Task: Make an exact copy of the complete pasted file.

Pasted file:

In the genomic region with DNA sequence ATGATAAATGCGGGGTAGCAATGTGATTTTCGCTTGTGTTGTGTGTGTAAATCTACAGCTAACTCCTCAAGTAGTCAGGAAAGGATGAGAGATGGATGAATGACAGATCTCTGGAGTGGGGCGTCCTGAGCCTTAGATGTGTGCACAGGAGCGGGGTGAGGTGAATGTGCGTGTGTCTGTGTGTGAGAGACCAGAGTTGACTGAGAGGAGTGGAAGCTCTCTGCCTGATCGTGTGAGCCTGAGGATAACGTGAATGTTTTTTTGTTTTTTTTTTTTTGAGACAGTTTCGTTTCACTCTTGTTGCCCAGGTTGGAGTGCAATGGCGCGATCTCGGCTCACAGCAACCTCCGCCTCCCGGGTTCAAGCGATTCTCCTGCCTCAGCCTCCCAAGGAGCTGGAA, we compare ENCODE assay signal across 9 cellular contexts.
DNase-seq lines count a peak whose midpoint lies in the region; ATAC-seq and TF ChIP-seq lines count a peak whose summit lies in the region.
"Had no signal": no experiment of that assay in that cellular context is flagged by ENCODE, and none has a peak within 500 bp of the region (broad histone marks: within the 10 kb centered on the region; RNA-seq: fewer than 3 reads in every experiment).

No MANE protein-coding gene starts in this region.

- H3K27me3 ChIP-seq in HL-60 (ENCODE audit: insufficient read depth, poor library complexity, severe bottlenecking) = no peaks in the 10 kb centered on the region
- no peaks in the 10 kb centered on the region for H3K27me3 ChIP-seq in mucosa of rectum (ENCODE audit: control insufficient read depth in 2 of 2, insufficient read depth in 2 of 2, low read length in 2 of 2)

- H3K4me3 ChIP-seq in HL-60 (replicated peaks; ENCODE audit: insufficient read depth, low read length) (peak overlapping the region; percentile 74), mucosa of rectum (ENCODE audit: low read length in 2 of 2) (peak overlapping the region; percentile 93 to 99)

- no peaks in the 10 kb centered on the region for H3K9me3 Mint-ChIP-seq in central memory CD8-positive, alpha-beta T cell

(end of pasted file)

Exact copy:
In the genomic region with DNA sequence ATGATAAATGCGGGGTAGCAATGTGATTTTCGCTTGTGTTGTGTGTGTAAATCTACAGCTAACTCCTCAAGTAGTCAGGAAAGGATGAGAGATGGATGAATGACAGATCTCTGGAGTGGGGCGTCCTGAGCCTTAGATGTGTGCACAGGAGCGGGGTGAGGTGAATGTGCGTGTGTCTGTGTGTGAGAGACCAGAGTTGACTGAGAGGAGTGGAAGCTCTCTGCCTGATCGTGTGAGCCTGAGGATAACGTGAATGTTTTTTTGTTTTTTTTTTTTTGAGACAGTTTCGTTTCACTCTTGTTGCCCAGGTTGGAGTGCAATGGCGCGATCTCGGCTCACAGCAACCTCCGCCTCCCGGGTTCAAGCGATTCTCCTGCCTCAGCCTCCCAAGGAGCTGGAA, we compare ENCODE assay signal across 9 cellular contexts.
DNase-seq lines count a peak whose midpoint lies in the region; ATAC-seq and TF ChIP-seq lines count a peak whose summit lies in the region.
"Had no signal": no experiment of that assay in that cellular context is flagged by ENCODE, and none has a peak within 500 bp of the region (broad histone marks: within the 10 kb centered on the region; RNA-seq: fewer than 3 reads in every experiment).

No MANE protein-coding gene starts in this region.

- H3K27me3 ChIP-seq in HL-60 (ENCODE audit: insufficient read depth, poor library complexity, severe bottlenecking) = no peaks in the 10 kb centered on the region
- no peaks in the 10 kb centered on the region for H3K27me3 ChIP-seq in mucosa of rectum (ENCODE audit: control insufficient read depth in 2 of 2, insufficient read depth in 2 of 2, low read length in 2 of 2)

- H3K4me3 ChIP-seq in HL-60 (replicated peaks; ENCODE audit: insufficient read depth, low read length) (peak overlapping the region; percentile 74), mucosa of rectum (ENCODE audit: low read length in 2 of 2) (peak overlapping the region; percentile 93 to 99)

- no peaks in the 10 kb centered on the region for H3K9me3 Mint-ChIP-seq in central memory CD8-positive, alpha-beta T cell